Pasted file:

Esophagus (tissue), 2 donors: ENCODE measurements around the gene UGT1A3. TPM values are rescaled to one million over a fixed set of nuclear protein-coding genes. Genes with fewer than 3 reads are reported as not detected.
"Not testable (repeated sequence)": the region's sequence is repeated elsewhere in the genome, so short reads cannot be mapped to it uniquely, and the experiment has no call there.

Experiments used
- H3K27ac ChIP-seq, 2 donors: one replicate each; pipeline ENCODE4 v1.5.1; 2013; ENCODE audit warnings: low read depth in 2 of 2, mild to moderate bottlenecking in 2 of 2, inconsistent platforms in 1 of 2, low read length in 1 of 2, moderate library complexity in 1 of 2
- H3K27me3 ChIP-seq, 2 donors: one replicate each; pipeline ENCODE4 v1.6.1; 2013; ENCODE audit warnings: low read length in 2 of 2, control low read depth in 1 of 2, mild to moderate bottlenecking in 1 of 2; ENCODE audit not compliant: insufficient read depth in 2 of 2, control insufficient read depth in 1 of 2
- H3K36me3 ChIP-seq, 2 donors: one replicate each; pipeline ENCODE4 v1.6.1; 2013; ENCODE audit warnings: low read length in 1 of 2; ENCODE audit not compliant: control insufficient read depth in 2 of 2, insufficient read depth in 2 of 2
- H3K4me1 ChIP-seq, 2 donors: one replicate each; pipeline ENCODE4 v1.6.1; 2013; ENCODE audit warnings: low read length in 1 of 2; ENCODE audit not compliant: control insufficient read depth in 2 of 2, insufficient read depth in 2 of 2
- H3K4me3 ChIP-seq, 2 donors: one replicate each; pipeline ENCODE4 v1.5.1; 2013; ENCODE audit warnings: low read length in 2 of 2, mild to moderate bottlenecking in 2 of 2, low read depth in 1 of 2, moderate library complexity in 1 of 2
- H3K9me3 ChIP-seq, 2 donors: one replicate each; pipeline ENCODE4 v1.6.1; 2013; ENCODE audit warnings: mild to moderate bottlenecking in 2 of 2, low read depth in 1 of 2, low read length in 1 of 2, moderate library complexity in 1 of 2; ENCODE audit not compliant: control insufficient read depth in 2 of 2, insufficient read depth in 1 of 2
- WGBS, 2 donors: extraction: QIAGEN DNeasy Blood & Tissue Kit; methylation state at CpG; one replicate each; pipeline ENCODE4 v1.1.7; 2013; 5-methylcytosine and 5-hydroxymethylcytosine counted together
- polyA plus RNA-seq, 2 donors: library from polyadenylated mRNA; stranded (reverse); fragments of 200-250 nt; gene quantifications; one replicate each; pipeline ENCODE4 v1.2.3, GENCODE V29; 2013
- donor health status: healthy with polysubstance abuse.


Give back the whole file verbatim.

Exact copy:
Esophagus (tissue), 2 donors: ENCODE measurements around the gene UGT1A3. TPM values are rescaled to one million over a fixed set of nuclear protein-coding genes. Genes with fewer than 3 reads are reported as not detected.
"Not testable (repeated sequence)": the region's sequence is repeated elsewhere in the genome, so short reads cannot be mapped to it uniquely, and the experiment has no call there.

Experiments used
- H3K27ac ChIP-seq, 2 donors: one replicate each; pipeline ENCODE4 v1.5.1; 2013; ENCODE audit warnings: low read depth in 2 of 2, mild to moderate bottlenecking in 2 of 2, inconsistent platforms in 1 of 2, low read length in 1 of 2, moderate library complexity in 1 of 2
- H3K27me3 ChIP-seq, 2 donors: one replicate each; pipeline ENCODE4 v1.6.1; 2013; ENCODE audit warnings: low read length in 2 of 2, control low read depth in 1 of 2, mild to moderate bottlenecking in 1 of 2; ENCODE audit not compliant: insufficient read depth in 2 of 2, control insufficient read depth in 1 of 2
- H3K36me3 ChIP-seq, 2 donors: one replicate each; pipeline ENCODE4 v1.6.1; 2013; ENCODE audit warnings: low read length in 1 of 2; ENCODE audit not compliant: control insufficient read depth in 2 of 2, insufficient read depth in 2 of 2
- H3K4me1 ChIP-seq, 2 donors: one replicate each; pipeline ENCODE4 v1.6.1; 2013; ENCODE audit warnings: low read length in 1 of 2; ENCODE audit not compliant: control insufficient read depth in 2 of 2, insufficient read depth in 2 of 2
- H3K4me3 ChIP-seq, 2 donors: one replicate each; pipeline ENCODE4 v1.5.1; 2013; ENCODE audit warnings: low read length in 2 of 2, mild to moderate bottlenecking in 2 of 2, low read depth in 1 of 2, moderate library complexity in 1 of 2
- H3K9me3 ChIP-seq, 2 donors: one replicate each; pipeline ENCODE4 v1.6.1; 2013; ENCODE audit warnings: mild to moderate bottlenecking in 2 of 2, low read depth in 1 of 2, low read length in 1 of 2, moderate library complexity in 1 of 2; ENCODE audit not compliant: control insufficient read depth in 2 of 2, insufficient read depth in 1 of 2
- WGBS, 2 donors: extraction: QIAGEN DNeasy Blood & Tissue Kit; methylation state at CpG; one replicate each; pipeline ENCODE4 v1.1.7; 2013; 5-methylcytosine and 5-hydroxymethylcytosine counted together
- polyA plus RNA-seq, 2 donors: library from polyadenylated mRNA; stranded (reverse); fragments of 200-250 nt; gene quantifications; one replicate each; pipeline ENCODE4 v1.2.3, GENCODE V29; 2013
- donor health status: healthy with polysubstance abuse.